We know that shifting from knowing to learning drives us to create the right solutions, faster and with greater confidence. How does that shift happen? Iteration–and a lot of it.
Several years ago, a young girl ran her bank account dry to purchase an expensive Marchesa dress to wear to a wedding, even though she had dozens of other dresses in her closet. That girl happened to be the sister of Jennifer Hyman, a Harvard Business School student. When Jennifer asked her sister why she would buy such an expensive dress when she already had other options, her sister told her that she had already been photographed in all of her other dresses and that this new one made her feel beautiful. Jennifer knew there was a business idea in there somewhere. Using the insight provided by her sister, Hyman and her friend, Jennifer Fleiss, tapped into the booming “sharing economy” trend (e.g. watching Netflix instead of buying DVDs; listening to streaming music instead of purchasing a physical copy) and merged it with the ever-increasing consumer desire for personal brand creation via social media. These two trends inspired the women to create the breakthrough online dress-rental service, Rent the Runway.
The concept seemed like a no-brainer. But before Rent the Runway first set up shop, it had a lot of questions that it needed to answer. Rather than spending months or even years gathering customer data, the two women treated their college campus as a testing ground, using small build-test-learn iteration loops based on fundamental questions that needed to be answered.
The first and most critical question was: Would women be willing to rent designer dresses at 1/10th of the price?
Build: Hyman and Fleiss rented a room on Harvard’s campus, obtained donated designer dresses and invited women to the room to try on the dresses.
Test: They measured the number of women who would be willing to rent a designer dress and found that 35% of the women surveyed would do so.
Once the women answered that they would rent a designer dress, the next most critical question was: Would women be willing to rent designer dresses that they can’t try on?
Build: Again, Hyman and Fleiss rented out a room (this time on Yale’s campus) for women to look at designer dresses for rent. But this time, they couldn’t try them on. However, Hyman and Fleiss added in more dress options to look at, since they got feedback from the first trial that some women would have rented a dress had there been more options available that they liked better.
Test: Hyman and Fleiss measured the number of women who would be willing to rent a designer dress without trying it on. The percentage of women willing to rent a dress went up from 35% to 55% since there were more options available; they didn’t seem to mind that they couldn’t physically try on the dress.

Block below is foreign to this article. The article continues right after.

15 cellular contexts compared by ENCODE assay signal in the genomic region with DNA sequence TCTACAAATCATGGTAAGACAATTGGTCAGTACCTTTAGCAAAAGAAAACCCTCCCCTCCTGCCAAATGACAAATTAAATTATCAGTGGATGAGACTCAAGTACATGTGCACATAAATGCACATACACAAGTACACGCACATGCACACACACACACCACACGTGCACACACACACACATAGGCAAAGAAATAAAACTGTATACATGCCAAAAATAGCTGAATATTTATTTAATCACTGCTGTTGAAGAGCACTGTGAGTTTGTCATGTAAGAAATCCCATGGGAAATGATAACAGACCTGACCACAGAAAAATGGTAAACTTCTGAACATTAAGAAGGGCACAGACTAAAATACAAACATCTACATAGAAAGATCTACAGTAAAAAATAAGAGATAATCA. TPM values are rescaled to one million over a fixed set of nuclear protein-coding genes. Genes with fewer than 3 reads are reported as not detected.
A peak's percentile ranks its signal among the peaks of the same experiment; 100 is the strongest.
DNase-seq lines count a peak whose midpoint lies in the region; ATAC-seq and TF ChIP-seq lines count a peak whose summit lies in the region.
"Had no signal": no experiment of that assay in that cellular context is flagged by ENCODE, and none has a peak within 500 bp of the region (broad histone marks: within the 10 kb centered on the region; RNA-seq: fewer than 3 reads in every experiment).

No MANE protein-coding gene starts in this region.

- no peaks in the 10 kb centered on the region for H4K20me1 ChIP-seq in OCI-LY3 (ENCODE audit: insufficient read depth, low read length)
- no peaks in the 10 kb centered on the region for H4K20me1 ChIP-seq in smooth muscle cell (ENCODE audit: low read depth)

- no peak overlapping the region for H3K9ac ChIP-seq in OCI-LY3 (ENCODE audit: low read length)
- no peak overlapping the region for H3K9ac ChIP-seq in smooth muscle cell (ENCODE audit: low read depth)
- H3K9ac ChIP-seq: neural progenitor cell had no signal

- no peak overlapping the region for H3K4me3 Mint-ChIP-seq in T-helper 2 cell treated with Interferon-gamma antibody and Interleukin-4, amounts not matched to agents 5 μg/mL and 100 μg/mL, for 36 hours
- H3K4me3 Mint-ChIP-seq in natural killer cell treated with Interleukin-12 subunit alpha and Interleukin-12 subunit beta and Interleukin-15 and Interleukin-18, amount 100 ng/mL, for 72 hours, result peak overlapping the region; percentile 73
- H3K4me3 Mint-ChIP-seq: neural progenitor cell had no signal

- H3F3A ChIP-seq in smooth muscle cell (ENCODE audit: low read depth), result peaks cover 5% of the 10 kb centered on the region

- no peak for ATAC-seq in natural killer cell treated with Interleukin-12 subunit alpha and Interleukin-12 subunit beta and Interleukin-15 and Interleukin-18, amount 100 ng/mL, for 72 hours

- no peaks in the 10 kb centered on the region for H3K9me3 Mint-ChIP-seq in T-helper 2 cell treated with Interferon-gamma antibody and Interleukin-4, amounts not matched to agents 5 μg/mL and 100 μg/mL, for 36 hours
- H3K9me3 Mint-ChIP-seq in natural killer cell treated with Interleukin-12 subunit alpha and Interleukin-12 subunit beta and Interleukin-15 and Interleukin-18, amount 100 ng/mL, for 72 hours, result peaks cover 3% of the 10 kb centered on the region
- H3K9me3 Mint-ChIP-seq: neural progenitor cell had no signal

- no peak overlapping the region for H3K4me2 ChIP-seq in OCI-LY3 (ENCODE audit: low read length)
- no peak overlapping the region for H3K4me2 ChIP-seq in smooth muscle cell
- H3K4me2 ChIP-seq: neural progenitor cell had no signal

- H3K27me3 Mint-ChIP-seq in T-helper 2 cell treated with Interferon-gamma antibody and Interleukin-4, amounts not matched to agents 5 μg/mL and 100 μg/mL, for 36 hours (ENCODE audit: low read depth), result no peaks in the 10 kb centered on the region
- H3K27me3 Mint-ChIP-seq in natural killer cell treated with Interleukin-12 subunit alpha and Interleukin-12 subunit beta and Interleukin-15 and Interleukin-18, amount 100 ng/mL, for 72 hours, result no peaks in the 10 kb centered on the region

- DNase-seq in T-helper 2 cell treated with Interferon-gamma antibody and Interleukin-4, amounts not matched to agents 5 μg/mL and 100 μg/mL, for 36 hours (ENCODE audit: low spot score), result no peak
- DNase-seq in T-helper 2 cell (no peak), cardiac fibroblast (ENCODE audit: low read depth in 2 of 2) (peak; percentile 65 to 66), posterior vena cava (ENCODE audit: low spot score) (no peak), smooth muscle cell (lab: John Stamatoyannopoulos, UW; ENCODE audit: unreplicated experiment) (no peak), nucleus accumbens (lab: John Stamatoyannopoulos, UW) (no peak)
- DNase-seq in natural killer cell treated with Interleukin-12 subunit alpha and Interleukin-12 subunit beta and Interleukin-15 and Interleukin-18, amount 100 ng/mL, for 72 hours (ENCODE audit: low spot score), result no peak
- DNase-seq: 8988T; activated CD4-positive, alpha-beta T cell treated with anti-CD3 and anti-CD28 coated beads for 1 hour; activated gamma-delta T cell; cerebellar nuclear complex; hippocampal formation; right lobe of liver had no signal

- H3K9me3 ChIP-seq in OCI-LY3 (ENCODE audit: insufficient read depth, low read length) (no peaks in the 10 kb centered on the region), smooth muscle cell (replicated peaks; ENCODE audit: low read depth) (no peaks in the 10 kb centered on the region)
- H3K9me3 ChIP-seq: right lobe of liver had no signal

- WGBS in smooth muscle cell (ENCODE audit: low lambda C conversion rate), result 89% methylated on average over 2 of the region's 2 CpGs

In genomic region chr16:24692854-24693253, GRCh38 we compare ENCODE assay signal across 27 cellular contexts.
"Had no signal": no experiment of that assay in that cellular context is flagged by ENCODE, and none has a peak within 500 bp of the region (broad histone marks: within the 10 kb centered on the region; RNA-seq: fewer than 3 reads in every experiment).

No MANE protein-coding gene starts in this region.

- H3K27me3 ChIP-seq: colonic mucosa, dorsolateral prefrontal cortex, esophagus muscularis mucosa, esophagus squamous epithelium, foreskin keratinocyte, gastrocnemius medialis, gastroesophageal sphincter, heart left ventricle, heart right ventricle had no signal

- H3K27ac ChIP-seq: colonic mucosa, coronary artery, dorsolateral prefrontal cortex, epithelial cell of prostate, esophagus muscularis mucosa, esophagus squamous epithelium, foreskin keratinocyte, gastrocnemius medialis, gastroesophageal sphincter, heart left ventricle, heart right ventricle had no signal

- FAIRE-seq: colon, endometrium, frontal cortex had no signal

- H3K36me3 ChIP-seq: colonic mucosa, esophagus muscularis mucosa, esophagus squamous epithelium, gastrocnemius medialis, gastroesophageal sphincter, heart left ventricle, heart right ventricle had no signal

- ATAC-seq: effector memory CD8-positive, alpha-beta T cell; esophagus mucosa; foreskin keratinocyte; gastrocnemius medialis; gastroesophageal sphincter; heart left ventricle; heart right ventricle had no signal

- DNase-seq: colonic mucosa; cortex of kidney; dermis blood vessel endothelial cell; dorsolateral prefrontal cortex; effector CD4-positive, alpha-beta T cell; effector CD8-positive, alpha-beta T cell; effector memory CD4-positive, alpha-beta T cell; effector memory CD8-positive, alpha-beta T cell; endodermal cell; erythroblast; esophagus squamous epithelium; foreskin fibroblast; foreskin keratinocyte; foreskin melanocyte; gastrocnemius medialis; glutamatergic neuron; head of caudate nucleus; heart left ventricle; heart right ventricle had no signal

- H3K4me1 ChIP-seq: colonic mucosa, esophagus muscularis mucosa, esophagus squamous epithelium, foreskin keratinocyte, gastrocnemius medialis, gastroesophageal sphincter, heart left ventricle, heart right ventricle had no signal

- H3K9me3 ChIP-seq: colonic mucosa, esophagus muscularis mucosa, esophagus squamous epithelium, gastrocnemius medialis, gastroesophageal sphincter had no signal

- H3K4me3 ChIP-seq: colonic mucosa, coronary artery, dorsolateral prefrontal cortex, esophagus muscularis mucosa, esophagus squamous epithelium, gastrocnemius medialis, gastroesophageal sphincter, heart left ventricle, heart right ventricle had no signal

Once the majority of women answered that they would still rent a designer dress even though they couldn’t try it on, the next most critical question was: Would women be willing to rent designer dresses they couldn’t see in person?
Build: Hyman and Fleiss went to New York to survey 1,000 people in their target audience about whether or not they would rent a designer dress just from looking at a PDF photo.
Test: About 5% of the audience surveyed said that they would rent a dress from the photo, which demonstrated market viability for the concept.
Throughout these tests, Hyman and Fleiss not only learned that their idea was viable, but they also realized the importance of having women in the community upload and share images of themselves wearing the dress in order to portray a realistic image of how it would fit.
A less entrepreneurial team most likely would have rested on its own assumptions and spent a lot of time and energy on pricing strategies, inventory studies or UX design, taking much longer to come out with a solid product. Instead, Hyman and Fleiss reached a minimum viable product by running tests in small spurts to get to answers faster. Had they sat on the idea, it might not have become the game-changing platform it is today. Rent the Runway isn’t the only company that’s taken this philosophy to heart; even larger companies like Netflix are embracing fast failure and iteration (Netflix churns out a new, slightly tweaked version of its website every two weeks). How can your company use this mindset to get to stay relevant?
Want to learn more about approaches to innovating and growing like a startup? For the second year in a row, The Garage Group will be giving a talk at NewCo Cincinnati 2016: “5 Truths and Hacks for Bringing Startup Thinking to Bigcos.” Don’t miss the talk on Thursday, July 21st at 1:15 in our Longworth Hall office!
Photo credit: Unsplash user Hannah Morgan